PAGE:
Friday, June 27, 2008

In the Frame

I am a late comer to the writings of Janet Frame.
I recall, when at high school, my friends devouring Janet Frame's books and raving about them. At that time I was too busy devouring Stephen King, Dean Koontz, Terry Brooks and Elizabeth Peters but courtesy of said friends enjoyment of a good book discussion, I learned quite a lot about her background.

So it is at this veritable age (that I'm not about to disclose) that I have finally read my first Janet Frame book.

I attended a lovely book launch for Towards Another Summer at the Hocken Library and indulged a copy of the hardback edition (Number 728 of 750), listened to the anecdotes about Janet, how the Janet Frame Literary Trust went about publishing this work, which Janet didn't want published until after her death, and some of the background to this book.

Still, I was a little unsure of what to expect.

I was surprised, and in the best possible way:

Janet's amazing use of language. It's richness and vibrancy, and ability to convey the mood.

The unexpected humour. This excerpt a particular favourite:

"There seemed nowhere to escape from the snowfilled sootfilled wind. It blew upon their skin as if their outer layer of skin had been peeled away leaving a raw rasping wound spread over their body. They struggled along the grey streets in a bizarre enactment of an Arctic expedition which could have been recorded in the usual dramatic diary - 'Supply of warmth diminishing; hope to reach library and market by five-thirty; hopes failing...' Grace would not have been surprised if Philip had suddenly stopped and said, with a stricken look on his face, 'I'm going a while. I may be some time...'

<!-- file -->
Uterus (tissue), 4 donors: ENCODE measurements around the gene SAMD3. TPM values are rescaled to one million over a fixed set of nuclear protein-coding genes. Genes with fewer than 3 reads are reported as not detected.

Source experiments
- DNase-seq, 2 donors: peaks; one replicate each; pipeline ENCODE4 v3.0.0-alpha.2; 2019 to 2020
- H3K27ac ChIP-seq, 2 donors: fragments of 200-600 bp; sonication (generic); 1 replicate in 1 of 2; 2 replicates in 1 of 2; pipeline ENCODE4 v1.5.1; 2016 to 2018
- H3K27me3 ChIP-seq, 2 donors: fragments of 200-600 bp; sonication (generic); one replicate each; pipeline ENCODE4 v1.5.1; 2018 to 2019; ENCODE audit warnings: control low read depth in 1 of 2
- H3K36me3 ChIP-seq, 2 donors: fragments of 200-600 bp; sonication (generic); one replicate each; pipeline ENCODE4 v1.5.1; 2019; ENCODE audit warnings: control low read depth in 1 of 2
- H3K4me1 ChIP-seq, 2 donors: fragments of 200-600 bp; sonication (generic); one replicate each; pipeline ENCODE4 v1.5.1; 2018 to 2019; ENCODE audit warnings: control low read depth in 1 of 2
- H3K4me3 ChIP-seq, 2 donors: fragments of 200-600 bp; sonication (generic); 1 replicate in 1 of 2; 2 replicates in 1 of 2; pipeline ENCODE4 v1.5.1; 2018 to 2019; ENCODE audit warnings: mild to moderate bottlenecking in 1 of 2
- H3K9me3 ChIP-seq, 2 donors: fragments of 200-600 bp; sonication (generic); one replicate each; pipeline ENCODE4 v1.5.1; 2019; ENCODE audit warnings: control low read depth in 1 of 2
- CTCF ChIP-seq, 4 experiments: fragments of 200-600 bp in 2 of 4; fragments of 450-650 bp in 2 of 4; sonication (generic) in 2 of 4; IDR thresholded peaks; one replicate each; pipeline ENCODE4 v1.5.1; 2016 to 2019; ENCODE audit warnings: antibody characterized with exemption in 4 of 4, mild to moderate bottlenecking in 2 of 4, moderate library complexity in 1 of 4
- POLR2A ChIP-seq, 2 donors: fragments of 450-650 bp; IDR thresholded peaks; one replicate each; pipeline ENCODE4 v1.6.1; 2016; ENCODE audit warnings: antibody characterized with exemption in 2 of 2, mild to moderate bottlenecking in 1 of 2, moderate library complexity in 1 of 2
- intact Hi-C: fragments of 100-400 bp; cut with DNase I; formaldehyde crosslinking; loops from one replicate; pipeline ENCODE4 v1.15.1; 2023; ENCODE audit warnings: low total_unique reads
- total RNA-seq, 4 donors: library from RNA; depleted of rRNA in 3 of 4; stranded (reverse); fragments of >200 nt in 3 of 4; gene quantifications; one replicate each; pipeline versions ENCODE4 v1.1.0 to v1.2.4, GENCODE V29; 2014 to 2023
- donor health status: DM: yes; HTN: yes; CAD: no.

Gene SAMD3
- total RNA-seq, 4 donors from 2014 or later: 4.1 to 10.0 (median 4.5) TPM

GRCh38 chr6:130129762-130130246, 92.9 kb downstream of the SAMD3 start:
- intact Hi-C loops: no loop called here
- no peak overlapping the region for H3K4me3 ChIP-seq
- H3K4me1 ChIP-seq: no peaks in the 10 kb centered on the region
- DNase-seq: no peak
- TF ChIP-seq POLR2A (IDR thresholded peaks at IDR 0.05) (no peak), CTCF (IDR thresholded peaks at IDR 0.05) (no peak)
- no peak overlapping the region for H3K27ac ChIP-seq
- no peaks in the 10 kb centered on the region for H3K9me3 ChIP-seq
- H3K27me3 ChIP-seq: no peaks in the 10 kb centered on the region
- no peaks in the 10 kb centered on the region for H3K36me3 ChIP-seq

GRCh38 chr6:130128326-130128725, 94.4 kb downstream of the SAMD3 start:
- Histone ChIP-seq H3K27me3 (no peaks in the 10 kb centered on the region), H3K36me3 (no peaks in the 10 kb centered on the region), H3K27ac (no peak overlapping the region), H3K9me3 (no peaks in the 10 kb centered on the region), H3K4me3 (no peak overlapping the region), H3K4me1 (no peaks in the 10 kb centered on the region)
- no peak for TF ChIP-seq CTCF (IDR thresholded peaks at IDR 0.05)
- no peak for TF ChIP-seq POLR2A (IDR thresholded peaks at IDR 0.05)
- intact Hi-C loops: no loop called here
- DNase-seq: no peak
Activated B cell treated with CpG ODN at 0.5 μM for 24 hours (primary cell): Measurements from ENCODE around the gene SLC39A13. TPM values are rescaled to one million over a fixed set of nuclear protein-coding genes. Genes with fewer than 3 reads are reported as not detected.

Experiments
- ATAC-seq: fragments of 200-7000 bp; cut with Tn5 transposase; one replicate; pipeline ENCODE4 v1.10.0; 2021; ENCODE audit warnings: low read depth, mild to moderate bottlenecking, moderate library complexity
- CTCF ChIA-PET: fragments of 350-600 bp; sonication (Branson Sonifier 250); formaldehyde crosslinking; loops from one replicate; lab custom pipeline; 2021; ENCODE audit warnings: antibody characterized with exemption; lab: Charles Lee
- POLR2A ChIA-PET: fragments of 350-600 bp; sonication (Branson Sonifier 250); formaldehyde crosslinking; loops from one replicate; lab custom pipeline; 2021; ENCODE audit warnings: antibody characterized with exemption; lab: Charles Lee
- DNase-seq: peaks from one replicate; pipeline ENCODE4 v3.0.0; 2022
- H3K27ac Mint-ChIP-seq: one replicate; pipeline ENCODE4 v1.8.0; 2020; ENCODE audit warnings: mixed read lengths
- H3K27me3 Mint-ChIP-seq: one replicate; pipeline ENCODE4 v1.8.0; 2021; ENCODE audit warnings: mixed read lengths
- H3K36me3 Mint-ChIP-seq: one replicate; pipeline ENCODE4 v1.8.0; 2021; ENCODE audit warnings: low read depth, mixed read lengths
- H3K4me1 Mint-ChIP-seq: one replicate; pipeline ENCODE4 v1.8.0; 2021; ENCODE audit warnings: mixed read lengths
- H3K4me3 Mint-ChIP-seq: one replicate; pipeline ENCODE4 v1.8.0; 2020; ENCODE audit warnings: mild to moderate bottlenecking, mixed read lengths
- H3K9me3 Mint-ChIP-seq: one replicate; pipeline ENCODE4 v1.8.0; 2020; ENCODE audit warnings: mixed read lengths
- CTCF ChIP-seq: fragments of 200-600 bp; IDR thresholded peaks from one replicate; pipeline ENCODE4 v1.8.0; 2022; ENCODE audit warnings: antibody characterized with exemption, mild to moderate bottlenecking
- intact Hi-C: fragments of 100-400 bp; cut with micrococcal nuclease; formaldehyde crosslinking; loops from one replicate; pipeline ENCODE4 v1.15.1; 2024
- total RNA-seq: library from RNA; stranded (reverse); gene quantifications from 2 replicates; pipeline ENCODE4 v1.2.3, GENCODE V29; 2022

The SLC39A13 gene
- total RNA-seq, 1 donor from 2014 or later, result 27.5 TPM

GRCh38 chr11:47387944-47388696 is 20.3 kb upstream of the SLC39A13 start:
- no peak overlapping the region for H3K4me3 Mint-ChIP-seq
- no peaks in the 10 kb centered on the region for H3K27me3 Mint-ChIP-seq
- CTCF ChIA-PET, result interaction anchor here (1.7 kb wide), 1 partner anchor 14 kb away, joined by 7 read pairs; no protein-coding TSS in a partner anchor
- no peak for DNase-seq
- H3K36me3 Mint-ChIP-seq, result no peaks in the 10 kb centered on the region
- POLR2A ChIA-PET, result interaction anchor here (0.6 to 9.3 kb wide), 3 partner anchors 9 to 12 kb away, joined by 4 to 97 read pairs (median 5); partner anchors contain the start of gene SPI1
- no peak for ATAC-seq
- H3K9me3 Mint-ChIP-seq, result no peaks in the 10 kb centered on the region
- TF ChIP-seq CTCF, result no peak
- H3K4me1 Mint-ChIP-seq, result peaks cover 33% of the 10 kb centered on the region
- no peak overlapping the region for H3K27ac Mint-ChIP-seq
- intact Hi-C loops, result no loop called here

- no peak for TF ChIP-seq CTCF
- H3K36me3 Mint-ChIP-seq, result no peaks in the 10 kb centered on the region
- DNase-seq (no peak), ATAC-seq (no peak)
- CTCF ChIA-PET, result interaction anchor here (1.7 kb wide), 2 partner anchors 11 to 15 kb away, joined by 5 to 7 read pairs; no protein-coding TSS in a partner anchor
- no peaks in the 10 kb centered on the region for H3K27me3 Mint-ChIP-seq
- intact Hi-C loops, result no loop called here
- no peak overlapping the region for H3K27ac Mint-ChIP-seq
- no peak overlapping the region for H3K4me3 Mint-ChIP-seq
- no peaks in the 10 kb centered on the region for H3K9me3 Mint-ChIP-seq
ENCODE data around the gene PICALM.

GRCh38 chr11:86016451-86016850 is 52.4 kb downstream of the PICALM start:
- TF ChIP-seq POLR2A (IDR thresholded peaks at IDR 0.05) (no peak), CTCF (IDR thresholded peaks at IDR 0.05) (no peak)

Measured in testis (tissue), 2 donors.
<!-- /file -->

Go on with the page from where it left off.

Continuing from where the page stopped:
Frame captured so well the excruciating social discomfort experienced by Grace in this weekend away from home, and the drift of her mind. I ached for her.

I loved it and can now declare myself a Janet Frame convert.

So if anyone would care to recommend their favourite Janet Frame book, I'm on the lookout for the next one to read.

(Excerpt and photograph reproduced with the kind permission of the Janet Frame Literary Trust.)


Mary McCallum said...

Owls do Cry -- I read it when I was a teenager and I was deeply excited by the careful,layered resonating language that paradoxically seemed to escape its author and do something altogether new and unsettling. It mesmerised me. I now own a first edition of this novel now.

Vanda Symon said...

Thanks Mary. Is your beloved first edition the one with the amazing Dennis Beytagh cover? (Covet, covet)

Mary McCallum said...

The very one.